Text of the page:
To increase the accuracy of their maps, the team included all pieces of land that had a connection to the sea and excluded low-elevation areas that had no such connection.
Rising seas do not just affect oceanfront property – water moves inland along channels, creeks, inlets and adjacent low-lying areas.

"Ours is the first national-scale data set that delineates these low-lying coastal areas for the entire lower 48 at this degree of spatial resolution," Weiss said.

The NED data set has some uncertainty, particularly for estimating elevation changes of 1 meter or less.
That means the researchers' ability to identify the threat to any particular small piece of land is better for larger amounts of sea-level rise than for smaller amounts of sea-level rise, Weiss said.

"As better digital elevation models become available, we'll be using those," Weiss said.
"The USGS is always improving the digital elevation models for the U.S."

Overpeck said, "The main point of our work is to give people in our coastal towns and cities more information to work with as they decide how to deal with the growing problem of sea-level rise."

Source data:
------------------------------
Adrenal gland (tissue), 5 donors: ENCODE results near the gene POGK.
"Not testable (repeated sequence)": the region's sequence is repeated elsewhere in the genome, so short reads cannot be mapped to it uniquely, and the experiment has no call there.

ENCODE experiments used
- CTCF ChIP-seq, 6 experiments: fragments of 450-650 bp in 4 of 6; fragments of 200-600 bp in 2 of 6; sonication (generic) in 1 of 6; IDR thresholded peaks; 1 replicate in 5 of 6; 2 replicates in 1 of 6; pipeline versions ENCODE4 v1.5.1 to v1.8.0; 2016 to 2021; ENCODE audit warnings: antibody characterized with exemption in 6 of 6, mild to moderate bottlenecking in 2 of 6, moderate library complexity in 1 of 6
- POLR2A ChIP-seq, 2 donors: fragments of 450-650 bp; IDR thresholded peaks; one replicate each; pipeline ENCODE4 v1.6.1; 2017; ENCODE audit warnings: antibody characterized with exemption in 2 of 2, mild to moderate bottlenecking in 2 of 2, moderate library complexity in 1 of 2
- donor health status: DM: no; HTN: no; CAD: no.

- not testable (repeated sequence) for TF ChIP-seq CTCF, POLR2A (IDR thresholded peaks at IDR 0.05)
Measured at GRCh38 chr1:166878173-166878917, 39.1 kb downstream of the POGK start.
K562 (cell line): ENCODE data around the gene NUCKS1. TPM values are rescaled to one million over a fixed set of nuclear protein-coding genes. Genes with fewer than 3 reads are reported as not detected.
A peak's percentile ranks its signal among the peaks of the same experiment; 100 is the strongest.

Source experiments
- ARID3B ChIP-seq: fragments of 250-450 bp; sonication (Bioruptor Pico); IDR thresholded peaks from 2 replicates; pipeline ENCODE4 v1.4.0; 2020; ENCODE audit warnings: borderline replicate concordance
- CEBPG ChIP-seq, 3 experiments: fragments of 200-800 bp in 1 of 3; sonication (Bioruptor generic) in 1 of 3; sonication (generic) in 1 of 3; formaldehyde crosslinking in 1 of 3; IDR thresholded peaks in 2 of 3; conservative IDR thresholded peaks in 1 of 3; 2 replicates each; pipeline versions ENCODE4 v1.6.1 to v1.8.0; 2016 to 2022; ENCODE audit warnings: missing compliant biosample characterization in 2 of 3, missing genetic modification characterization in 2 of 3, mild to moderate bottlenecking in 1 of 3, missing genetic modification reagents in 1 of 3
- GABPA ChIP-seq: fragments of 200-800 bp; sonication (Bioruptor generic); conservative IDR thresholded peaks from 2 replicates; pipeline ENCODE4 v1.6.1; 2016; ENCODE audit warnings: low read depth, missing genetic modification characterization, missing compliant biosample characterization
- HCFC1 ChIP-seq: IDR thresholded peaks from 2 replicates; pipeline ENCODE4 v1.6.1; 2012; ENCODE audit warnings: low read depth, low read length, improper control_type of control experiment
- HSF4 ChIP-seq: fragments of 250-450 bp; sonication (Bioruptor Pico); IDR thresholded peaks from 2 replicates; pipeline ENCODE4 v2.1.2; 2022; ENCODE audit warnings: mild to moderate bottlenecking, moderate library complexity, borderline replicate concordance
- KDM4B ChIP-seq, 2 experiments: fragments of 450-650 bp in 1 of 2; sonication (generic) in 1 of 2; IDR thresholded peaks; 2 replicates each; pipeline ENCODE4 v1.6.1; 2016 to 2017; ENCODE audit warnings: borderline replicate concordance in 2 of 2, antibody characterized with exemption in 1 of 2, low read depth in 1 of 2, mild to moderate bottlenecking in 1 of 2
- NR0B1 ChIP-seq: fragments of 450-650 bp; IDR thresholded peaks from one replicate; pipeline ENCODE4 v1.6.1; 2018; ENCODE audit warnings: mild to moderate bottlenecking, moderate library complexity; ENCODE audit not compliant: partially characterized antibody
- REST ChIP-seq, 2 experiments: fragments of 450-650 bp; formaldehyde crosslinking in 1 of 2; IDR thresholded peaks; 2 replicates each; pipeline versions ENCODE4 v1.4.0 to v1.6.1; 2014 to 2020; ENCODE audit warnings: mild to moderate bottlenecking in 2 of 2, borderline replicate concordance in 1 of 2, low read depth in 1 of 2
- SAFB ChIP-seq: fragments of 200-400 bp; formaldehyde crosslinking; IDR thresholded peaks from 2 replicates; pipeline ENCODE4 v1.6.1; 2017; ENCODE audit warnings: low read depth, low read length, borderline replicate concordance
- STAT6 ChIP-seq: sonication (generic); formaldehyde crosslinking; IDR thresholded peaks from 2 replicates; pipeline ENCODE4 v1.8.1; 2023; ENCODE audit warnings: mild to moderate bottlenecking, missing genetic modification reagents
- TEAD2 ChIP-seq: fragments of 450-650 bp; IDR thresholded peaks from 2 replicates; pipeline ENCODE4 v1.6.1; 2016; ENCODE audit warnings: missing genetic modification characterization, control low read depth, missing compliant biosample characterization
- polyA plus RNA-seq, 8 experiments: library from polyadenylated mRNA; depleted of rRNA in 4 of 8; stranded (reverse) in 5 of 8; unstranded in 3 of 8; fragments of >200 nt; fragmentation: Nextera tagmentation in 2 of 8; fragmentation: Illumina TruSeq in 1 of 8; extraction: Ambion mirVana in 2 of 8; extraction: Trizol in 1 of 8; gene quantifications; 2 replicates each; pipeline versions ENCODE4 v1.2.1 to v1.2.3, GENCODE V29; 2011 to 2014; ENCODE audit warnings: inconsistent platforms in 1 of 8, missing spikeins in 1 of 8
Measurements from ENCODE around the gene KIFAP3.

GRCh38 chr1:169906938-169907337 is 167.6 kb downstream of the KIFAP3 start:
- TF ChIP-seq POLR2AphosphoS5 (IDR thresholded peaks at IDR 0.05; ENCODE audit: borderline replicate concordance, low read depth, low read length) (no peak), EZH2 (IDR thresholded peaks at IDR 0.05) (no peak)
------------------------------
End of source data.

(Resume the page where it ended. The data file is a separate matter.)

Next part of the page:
Links :

Wednesday, February 16, 2011

Google searching box in Marine GeoGarage using Lat/Lon

Some Marine GeoGarage users ask us about the way to find a place using latitude and longitude coordinates using the Google search box.
If you know the coordinates of a location, you can simply enter the coordinates into the search box to locate it on the Marine GeoGarage.

IMPORTANT : the place you want to find must necessary be located on land
If your type some coordinates at sea, the search bow will not provide you any answer.

The behaviour of this general Google search box is different from the behaviour of the
Search Maps box in Google Maps
Example :
If the geographical position is located at sea, you get a red balloon showing the exact position.
If the geographical position is located on land, you get a red balloon showing the closest known address on the map and a green arrow showing the exact position (with translation in decimal degrees)
With the Google Maps search box, prefixing the coordinates with 'loc:' give you the exact position for the red balloon.